Thanks

It wasn't a typo. I was hoping to save some money there originally. But your response was so emphatic, it made me re-evaluate.

Of course, I had to sell one of my kidneys to afford the upgrade, but hey, you only need one, right?

Thanks for helping me get my priorities straight.
post #129 of 441
(subscribed) looks good so far
post #130 of 441
Quote:
Originally Posted by KBlaw2010 View Post

It wasn't a typo. I was hoping to save some money there originally. But your response was so emphatic, it made me re-evaluate.

Of course, I had to sell one of my kidneys to afford the upgrade, but hey, you only need one, right?

Thanks for helping me get my priorities straight.

Glad to help. With the previous spec, (4)10"s for that many cubes just wasn't going to cut it for subwoofer duty. You had much more displacement above the crossover, than below. I don't think you're going to regret the increase in capability in that room.

I spent some time with Gerben, discussing several aspects of Procella's line while at CEDIA. Amidst the very hectic atmosphere, he was generous with his time. I enjoyed their room, however most of all, I was pleasantly surprised to see the internal amplifiers on the subwoofers were made by Powersoft. Powersoft, somewhat of a phenom in amplifiers with incredible products that pack record amounts of high quality, bullet proof dsp contoured power into extremely small units. Their K20 is truly an incredible piece in the world of pro audio. 18,000 watts into 4 ohms from a single rack space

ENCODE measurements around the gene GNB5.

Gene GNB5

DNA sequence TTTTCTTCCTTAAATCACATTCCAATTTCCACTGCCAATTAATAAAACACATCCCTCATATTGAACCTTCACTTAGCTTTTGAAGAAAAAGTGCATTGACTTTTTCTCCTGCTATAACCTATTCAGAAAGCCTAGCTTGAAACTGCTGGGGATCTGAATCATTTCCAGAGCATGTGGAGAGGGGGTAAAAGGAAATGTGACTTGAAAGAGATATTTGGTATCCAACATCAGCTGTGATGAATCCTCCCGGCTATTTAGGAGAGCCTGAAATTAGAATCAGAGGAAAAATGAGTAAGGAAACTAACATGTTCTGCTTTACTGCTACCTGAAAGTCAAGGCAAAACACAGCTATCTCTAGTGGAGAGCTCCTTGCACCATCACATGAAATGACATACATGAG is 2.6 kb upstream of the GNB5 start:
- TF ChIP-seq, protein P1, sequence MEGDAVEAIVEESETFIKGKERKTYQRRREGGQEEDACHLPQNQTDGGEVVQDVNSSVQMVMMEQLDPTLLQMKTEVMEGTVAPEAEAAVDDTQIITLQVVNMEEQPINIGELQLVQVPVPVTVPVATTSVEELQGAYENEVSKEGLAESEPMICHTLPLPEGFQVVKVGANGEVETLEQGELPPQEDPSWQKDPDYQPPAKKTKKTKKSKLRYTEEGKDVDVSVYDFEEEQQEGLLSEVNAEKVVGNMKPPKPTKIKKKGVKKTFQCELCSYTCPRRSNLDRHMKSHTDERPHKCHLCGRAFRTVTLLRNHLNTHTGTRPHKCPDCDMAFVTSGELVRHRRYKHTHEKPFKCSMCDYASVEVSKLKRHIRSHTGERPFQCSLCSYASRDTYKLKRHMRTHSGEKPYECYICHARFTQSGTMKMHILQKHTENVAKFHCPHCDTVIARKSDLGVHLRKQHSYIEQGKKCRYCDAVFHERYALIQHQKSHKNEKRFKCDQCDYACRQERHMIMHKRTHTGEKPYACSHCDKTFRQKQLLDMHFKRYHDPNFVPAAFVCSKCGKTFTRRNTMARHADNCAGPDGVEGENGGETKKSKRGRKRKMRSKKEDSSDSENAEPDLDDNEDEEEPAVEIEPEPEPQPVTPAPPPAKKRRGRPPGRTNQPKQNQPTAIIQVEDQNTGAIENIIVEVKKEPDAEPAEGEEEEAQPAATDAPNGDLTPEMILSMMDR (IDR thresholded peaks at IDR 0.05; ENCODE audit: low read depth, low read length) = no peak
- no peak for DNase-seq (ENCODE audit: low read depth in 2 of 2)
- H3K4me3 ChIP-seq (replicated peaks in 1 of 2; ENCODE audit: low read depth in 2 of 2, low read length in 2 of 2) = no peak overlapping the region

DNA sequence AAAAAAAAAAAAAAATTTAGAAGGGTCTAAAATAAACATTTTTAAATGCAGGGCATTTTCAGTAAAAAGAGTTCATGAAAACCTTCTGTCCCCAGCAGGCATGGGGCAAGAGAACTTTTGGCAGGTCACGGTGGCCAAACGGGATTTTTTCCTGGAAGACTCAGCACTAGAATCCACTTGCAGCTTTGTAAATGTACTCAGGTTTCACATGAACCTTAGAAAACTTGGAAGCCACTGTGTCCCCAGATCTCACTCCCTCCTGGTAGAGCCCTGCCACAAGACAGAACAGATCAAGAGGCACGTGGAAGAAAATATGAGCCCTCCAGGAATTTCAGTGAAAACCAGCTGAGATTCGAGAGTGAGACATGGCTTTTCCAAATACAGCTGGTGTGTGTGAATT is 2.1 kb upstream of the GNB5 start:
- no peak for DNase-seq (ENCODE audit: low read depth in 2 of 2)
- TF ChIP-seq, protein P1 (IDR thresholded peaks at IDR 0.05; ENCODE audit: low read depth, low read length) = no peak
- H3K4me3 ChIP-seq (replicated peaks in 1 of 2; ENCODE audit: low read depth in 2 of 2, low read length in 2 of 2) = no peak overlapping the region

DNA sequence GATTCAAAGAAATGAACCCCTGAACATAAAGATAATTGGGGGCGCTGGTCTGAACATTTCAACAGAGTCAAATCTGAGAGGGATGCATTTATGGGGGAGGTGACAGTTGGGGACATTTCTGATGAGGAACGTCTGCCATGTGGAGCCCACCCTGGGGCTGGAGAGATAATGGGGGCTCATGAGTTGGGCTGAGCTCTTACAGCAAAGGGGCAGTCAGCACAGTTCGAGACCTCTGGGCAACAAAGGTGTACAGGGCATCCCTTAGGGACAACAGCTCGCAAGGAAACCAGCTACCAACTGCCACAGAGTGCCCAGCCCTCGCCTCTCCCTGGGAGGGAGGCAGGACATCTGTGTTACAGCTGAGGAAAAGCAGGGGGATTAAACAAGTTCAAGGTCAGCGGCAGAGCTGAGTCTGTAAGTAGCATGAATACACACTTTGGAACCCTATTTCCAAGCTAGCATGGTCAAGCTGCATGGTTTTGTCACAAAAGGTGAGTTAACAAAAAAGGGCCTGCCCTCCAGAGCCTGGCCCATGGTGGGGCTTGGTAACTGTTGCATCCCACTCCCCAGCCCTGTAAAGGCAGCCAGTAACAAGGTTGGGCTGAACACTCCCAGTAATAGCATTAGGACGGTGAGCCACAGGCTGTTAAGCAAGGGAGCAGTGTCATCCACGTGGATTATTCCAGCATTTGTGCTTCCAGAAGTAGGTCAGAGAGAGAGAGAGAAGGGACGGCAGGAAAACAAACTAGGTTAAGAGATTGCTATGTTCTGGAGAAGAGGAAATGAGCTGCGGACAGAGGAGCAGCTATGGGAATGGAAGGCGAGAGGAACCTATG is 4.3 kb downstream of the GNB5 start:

I'm looking forward to seeing the continued progress of the space, I'm sure as move in time nears, things will get quite exciting. Again, I really like the design, especially the sidewall config/angles, nice. It's all about the room, and it appears you're in great hands. I only wish I was in a position to begin a new build. Exciting stuff.

Good luck
post #131 of 441
Thread Starter 
The interior framing and electrical passed inspections this week, so we are on to insulation and drywall of the interior walls and ceiling next week.

In the meantime, I got a little more work done. I started putting up Insulsheild Black on the baffle wall and in the projector box. Here are some cell phone pics. Sorry for the quality--I will post better ones later.

400' roll of Insulsheild Black



Baffle Wall



I added the Insulsheild to the inside of the projector box and also made a small shelf inside for a Cool Cube to vent air to the HVAC return.






And I installed an intake diffuser on the other side of the cabinet.

post #132 of 441
Hello, looking at your pictures, can you tell me where I can find that cooling unit? Thank you.
post #133 of 441
Thread Starter 
Quote:
Originally Posted by ccapozzoli View Post

Hello, looking at your pictures, can you tell me where I can find that cooling unit? Thank you.


http://www.activethermal.com/Cool-Cube.htm
post #134 of 441
Thread Starter 
Here are some better photos.

Start of Baffle Wall:





Lighting:



HVAC Supply in front of room:



Cool Cube in PJ cabinet:



post #135 of 441